Quilting Beyond Neutral: #makingallthequilts part 4

Beyond NeutralWhen Beyond Neutral author John Q. Adams came across a quilter online—New Zealand quilter Deb Robertson—who’d decided to make every quilt in his book, he was thrilled. He let us know about Deb, and we’ve chronicled her quilting journey throughout the past year. Now, in this final installment of her #makingallthequilts series, Deb shares the final four quilts she made from Beyond Neutral.

Catch up: read part 1, part 2, and part 3 of Deb’s journey.

Deb has been an inspiration to many—just take a look at her Instagram feed! Many thanks to her for allowing us to share her quilts this past year.

There’s more exciting news from Deb in 2016: she’s #makingallthequiltsagain!

From Deb’s #makingallthequiltsagain feed

Deb-RobertsonThe hardest part of any challenge is when the end is in sight. I had a self-imposed goal of #makingallthequilts in John’s book, Beyond Neutral, and time was running out. I wanted to wrap up my school semester and finish #makingallthequilts before I had hip surgery.

Because I’d saved what I thought were the most difficult quilts for last (as you do), I started to make mistakes. I made the Pacific Crest quilt and, at first, I was disappointed with how it turned out.
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Original Pacific Crest quilt

The colors I’d chosen in my head didn’t match up to how the finished quilt looked. Now that time has passed, I look at my version and I love it. It just proves that with a bit of time, all things turn out okay in the end.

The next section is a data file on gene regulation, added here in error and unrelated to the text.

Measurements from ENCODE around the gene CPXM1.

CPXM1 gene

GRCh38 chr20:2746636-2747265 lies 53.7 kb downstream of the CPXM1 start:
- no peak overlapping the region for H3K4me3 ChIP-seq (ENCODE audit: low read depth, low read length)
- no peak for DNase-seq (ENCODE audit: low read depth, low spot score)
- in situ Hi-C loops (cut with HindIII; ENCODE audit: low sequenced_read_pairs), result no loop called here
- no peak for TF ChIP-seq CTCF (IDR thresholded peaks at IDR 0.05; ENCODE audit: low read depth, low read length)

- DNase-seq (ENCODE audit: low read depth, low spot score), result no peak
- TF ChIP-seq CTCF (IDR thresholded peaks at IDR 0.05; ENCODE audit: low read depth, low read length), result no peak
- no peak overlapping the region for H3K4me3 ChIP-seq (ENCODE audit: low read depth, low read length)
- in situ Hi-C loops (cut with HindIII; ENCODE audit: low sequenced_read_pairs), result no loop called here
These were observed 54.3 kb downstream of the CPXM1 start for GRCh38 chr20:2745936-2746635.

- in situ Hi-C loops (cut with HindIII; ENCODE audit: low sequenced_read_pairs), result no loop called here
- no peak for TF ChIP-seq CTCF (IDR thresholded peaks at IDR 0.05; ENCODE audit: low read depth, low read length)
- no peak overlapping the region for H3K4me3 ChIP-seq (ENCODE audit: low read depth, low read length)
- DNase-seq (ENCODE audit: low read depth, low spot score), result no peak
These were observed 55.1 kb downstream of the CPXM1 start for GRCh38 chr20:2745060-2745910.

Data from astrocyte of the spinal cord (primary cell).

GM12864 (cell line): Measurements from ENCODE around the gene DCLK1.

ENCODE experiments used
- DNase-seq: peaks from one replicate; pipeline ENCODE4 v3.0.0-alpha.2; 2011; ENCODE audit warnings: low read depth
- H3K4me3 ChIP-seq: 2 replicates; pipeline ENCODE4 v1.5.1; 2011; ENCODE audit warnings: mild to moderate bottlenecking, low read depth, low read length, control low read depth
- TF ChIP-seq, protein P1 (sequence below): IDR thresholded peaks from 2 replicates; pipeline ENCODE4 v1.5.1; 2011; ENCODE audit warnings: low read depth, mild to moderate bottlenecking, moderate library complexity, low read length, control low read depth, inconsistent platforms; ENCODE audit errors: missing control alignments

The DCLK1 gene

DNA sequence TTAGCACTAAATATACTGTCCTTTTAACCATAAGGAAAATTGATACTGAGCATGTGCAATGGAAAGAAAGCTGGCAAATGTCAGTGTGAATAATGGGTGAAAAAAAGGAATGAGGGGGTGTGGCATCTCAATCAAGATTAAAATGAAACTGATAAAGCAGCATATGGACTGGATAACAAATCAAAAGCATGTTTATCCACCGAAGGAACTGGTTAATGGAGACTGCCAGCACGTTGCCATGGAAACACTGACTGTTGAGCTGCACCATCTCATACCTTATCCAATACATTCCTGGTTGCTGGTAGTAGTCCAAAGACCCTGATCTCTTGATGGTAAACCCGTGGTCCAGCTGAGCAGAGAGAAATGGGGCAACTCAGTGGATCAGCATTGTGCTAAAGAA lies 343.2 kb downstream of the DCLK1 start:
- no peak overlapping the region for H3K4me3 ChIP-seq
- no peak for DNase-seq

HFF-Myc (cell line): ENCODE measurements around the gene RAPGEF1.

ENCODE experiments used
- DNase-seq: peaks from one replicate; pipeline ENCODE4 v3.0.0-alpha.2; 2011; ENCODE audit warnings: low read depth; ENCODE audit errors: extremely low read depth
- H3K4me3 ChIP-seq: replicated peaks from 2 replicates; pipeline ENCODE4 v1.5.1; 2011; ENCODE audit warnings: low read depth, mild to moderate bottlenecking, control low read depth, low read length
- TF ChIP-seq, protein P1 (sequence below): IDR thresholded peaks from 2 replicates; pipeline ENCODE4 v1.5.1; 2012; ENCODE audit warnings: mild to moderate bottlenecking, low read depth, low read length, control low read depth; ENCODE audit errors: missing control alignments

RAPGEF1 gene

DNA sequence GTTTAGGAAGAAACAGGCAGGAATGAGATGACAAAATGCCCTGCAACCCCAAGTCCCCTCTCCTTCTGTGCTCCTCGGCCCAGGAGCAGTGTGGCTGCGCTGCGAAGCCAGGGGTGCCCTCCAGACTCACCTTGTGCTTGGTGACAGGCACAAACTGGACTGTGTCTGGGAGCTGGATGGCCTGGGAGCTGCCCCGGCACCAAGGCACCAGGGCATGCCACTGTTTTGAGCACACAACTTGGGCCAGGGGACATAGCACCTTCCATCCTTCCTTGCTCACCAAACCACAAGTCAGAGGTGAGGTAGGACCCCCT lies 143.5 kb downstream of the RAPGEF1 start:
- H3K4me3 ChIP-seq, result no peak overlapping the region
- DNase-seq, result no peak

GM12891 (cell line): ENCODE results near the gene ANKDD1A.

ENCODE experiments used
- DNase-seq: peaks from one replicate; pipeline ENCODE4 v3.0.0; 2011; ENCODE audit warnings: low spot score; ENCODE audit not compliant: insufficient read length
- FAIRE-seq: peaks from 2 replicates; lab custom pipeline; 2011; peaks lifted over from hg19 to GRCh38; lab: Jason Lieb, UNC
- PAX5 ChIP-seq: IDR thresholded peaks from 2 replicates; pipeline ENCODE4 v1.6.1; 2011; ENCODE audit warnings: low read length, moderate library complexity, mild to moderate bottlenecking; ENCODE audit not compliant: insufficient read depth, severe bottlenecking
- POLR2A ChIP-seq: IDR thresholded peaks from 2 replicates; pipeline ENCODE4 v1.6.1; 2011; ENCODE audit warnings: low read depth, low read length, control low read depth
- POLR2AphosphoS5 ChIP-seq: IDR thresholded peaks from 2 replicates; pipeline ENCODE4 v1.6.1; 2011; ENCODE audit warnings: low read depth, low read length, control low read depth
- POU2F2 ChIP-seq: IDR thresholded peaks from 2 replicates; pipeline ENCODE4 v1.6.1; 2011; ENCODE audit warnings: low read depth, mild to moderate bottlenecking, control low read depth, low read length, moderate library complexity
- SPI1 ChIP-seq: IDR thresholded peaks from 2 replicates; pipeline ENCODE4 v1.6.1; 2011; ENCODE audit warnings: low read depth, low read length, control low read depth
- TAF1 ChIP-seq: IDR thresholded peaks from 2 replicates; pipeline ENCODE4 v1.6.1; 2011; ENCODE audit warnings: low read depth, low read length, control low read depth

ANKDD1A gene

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Deb’s version of Pacific Crest

I made Raven Rock from my stash.
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Original Raven Rock quilt

Somehow, I accidently left out one whole panel! There was no way I could rectify it, so I just sewed what I had together. My nephew Knox LOVES my Raven Rock quilt. The pattern is very effective for big-scale fabrics. I’ve said it many times before and this quilt just proved it again: even a wonky quilt keeps you warm!
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Deb’s version of Raven Rock

I had a pile of beautiful Meadow fabric by Leah Duncan, and I thought it would be perfect for the Fallen Timbers pattern from Beyond Neutral.
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Original Fallen Timbers quilt

I altered the pattern slightly because I wanted the design to look like falling sunshine. I accidentally cut 14 blocks incorrectly (did I mention I was unwell?), but it still turned out to be a beautiful quilt.
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Deb’s version of Fallen Timbers

The last quilt I made was a revelation—John’s Glimmerglass quilt.
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Original Glimmerglass quilt

Once again, this was one of those patterns I thought I’d just have to make peace with. And once again, I made it . . . and I love it.
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Deb’s version of Glimmerglass

It’s been a real lesson to me, making all these quilts, even the ones I didn’t think were my style. I challenged myself to make them my own, and I really think I succeeded. I have to say that #makingallthequilts has changed the way I make quilts forever, which is a pretty cool outcome from a challenge that I set for myself to get through a difficult time.